A new study reveals that even unconscious racism has real effects: those with unconscious biases against black (or, more rarely, white) people treated them differently in a game involving money.
According to ABC, psychologists tested subjects for conscious and unconscious racism, and then asked them to rate the trustworthiness of black and white faces. They then assigned them to play "a trust-based economic reward game" with either a black or a white partner. They found that people who had shown an unconscious bias against black people were less likely to rate them as trustworthy, and risked less money with black partners than with white ones. The few subjects with an anti-white bias treated white partners with similar distrust.
Of course, it shouldn't be a shock that racism causes people to treat others with mistrust. But experts point out that it's important to recognize that unconscious biases have effects in the real world. Professor of medicine Leslie Hausmann tells ABC, "Despite study after study showing that implicit bias exists, it's still something that a lot of people don't internalize within their own lives and behavior. There's a reluctance to admit that in our day-to-day lives, we have this and it matters." And the study authors note that research reveals unconscious bias in the way some doctors prescribe medications.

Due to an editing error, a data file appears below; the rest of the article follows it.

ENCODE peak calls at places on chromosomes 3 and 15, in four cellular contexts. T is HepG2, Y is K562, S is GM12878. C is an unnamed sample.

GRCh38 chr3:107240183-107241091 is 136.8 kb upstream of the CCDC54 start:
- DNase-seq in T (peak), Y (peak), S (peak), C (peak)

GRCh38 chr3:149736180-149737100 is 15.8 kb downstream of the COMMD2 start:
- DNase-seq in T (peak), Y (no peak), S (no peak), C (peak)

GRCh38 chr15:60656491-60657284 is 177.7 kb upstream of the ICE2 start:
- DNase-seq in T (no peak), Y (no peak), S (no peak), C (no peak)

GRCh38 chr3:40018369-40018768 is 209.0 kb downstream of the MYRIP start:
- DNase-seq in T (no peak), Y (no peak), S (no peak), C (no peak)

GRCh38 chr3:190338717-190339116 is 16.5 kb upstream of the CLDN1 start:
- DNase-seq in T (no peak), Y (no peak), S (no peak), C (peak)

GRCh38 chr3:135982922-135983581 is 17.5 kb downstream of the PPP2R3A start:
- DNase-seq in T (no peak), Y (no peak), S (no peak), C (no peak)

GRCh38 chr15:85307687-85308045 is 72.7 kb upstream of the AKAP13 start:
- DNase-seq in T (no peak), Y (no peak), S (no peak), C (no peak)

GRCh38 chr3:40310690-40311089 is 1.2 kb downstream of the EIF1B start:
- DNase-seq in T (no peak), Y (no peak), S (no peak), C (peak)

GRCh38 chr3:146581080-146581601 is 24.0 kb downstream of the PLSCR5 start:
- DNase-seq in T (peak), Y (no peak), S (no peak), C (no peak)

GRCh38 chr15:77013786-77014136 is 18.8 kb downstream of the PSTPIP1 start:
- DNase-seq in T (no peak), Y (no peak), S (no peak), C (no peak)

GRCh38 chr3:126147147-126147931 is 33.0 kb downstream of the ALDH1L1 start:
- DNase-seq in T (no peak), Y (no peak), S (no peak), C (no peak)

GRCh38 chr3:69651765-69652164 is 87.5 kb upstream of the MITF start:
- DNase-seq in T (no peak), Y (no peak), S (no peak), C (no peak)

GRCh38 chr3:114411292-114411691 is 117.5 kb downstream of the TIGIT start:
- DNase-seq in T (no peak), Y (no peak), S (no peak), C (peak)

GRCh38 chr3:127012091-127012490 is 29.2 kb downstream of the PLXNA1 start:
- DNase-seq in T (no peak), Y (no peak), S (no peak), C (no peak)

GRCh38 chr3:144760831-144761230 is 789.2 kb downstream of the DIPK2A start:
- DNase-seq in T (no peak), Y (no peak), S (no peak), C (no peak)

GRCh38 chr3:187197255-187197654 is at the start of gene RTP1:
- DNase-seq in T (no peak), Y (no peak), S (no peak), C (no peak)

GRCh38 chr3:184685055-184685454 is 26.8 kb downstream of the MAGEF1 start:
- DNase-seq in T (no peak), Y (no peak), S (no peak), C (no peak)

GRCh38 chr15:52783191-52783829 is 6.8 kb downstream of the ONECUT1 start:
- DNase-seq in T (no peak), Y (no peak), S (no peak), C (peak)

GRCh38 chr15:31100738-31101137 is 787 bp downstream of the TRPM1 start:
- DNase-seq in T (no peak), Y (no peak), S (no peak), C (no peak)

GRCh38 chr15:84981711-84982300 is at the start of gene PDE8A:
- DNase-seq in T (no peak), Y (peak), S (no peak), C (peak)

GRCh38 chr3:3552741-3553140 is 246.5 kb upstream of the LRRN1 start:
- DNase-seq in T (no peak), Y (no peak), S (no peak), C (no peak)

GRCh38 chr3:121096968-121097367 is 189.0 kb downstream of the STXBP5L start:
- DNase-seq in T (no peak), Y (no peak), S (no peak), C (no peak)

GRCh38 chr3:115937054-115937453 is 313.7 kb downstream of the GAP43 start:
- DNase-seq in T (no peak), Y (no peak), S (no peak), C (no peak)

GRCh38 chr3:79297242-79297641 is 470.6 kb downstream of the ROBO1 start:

The trust-game study also has a lot of potential real-world applications. It would be interesting to see how unconscious bias might affect the salaries employers offer, or whether and on what terms a bank will give someone a loan. These are both, in some ways, monetary risks, and it's possible that racism-tinged lack of trust is behind some of this country's social inequalities. It's harder to study these issues in real scenarios than with photographs and games, but if we want to get to the root of economic injustice, it may be necessary.
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